Bundibugyo Cocoa Farmers Decry Low Production

Farmers in Bundibugyo district have expressed concern over the poor production of Cocoa amidst rising costs incurred during the planting season.  The farmers attribute the low production to bad weather, pests, and diseases.

Currently, a kilogramme of fresh cocoa goes for between 4,000 and 5,000 Shillings while dry cocoa is 7,000 Shillings per kilo a price that has stagnated for a year. There are also heightened fears that the prices may drop further in the coming seasons.  

Despite the drop in production, the farmers say they have spent a lot of money to guard their gardens from armed thugs who raid them to steal the crop.  

Annet Nampijja, a cocoa farmer attributed the major factor responsible for the low production to unfavorable weather, fake chemicals sold in the market, and lack of financial support from the government.    She adds that due to the ongoing rainy season, they are faced with storage challenges and this usually affects the quality of their harvests.

Sadress Kabugho another cocoa farmer says her fortunes have over the last three years gone down after the cocoa pod borer infested her garden.  She however called for more commitment from the government towards cocoa production and to equip farmers through training, and funding as well as provide extension workers to assist the farmers.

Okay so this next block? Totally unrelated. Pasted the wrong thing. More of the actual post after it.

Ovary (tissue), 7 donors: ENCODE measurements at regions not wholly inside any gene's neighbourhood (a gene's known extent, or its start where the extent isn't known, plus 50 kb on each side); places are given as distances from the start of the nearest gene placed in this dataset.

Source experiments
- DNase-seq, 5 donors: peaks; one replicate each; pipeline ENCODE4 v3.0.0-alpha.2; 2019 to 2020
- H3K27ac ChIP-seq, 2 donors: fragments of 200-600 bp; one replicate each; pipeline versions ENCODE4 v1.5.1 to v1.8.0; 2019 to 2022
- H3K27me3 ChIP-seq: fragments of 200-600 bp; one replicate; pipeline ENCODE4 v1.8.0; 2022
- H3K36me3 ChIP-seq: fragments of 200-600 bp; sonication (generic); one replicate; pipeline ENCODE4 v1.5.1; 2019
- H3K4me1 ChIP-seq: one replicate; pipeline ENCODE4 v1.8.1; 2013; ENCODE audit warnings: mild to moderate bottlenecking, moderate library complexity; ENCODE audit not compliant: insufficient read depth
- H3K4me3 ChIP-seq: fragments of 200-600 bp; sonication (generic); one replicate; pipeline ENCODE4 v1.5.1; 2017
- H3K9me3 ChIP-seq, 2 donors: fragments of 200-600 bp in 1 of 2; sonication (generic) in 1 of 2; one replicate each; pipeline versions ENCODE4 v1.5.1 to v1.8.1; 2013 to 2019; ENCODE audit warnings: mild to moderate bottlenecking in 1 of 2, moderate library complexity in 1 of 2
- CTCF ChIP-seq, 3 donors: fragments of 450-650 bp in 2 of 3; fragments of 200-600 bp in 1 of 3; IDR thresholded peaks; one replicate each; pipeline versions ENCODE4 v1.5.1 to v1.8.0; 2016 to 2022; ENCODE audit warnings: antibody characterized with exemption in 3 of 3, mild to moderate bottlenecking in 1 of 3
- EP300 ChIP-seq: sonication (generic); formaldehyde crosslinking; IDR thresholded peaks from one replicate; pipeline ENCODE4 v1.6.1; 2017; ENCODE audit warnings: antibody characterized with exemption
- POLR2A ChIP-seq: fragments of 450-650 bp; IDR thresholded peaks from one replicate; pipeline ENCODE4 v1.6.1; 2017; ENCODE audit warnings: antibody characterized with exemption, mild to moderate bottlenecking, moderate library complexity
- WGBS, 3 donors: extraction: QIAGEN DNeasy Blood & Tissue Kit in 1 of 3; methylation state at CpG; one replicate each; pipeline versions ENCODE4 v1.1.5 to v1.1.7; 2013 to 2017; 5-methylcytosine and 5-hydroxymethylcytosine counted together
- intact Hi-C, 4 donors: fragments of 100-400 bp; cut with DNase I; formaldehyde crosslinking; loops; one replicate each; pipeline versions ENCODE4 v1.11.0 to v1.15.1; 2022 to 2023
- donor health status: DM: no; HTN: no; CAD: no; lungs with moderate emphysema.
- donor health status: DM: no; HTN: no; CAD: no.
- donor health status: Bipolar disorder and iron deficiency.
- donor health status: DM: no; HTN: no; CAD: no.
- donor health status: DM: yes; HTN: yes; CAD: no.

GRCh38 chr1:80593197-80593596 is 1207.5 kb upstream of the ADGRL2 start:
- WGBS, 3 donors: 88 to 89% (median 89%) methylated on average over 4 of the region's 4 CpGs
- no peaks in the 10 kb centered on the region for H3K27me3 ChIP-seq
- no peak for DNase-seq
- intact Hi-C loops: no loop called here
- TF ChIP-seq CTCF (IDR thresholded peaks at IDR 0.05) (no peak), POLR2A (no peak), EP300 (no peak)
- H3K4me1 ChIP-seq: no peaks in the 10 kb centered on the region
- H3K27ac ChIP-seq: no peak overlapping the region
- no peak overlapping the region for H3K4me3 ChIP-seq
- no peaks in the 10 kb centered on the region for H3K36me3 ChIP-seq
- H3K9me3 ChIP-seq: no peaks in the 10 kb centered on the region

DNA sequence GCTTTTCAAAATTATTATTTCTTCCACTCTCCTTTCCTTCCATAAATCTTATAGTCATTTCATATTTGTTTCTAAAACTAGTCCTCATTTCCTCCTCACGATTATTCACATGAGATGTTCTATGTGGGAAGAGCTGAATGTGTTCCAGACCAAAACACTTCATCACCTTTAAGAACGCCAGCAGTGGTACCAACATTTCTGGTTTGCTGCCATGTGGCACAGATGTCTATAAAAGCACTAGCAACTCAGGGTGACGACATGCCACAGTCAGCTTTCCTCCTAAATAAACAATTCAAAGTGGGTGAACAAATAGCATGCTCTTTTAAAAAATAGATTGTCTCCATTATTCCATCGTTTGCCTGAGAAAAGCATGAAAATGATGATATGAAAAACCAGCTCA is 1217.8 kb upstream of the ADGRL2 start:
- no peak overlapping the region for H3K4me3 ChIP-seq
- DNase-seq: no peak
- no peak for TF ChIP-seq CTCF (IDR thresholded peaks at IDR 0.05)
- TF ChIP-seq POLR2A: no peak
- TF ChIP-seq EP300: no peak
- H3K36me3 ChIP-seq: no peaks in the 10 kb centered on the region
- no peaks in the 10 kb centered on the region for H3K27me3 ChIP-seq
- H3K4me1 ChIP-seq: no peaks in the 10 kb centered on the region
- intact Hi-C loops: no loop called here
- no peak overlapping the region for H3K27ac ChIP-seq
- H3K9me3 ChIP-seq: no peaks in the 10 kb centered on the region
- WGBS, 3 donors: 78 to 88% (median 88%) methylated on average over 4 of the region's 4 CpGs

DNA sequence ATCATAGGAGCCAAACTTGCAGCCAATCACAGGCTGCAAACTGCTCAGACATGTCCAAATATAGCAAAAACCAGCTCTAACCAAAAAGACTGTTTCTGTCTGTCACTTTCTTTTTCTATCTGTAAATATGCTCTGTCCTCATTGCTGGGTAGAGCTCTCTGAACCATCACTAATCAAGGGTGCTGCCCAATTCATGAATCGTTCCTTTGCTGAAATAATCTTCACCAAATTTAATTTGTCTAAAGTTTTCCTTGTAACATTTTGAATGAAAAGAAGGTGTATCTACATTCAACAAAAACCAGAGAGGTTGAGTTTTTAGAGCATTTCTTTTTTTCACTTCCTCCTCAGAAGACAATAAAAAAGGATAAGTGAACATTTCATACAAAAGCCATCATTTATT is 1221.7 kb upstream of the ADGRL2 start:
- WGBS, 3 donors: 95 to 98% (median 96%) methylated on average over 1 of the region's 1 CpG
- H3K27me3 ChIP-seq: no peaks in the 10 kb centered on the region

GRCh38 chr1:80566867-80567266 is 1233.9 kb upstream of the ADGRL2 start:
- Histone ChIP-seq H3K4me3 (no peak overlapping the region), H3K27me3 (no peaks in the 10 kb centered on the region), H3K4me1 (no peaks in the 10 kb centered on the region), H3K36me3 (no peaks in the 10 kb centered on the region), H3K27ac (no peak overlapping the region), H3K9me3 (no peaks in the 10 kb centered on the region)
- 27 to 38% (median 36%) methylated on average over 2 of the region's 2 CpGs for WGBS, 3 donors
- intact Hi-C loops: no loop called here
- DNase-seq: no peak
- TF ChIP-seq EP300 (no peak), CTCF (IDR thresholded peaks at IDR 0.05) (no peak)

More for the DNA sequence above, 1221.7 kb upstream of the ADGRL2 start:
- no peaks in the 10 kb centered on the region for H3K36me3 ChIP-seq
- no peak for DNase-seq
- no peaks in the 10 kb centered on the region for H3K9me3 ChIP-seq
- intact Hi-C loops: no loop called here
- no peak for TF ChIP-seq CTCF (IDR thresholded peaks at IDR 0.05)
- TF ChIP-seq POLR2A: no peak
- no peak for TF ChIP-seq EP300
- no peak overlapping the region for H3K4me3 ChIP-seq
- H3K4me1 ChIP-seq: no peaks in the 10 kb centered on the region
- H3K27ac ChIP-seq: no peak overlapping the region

Wilfred Aliganyira, a cocoa buyer says most of the cocoa trees have grown old beyond 30 years, and subsequently, their productivity is declining.  He adds that if the government can provide the needed tools and materials cocoa farmers need to operate, it will encourage farmers’ production.

Joshua Makune, says low production has subsequently affected household incomes.

Robert Tubakunirwa, the LCV Chairperson wants the government to intervene and carry out research on why there is a decline in the production of cocoa and vanilla in the area.

He says the local population largely depends on the two cash crops as a source of livelihood.

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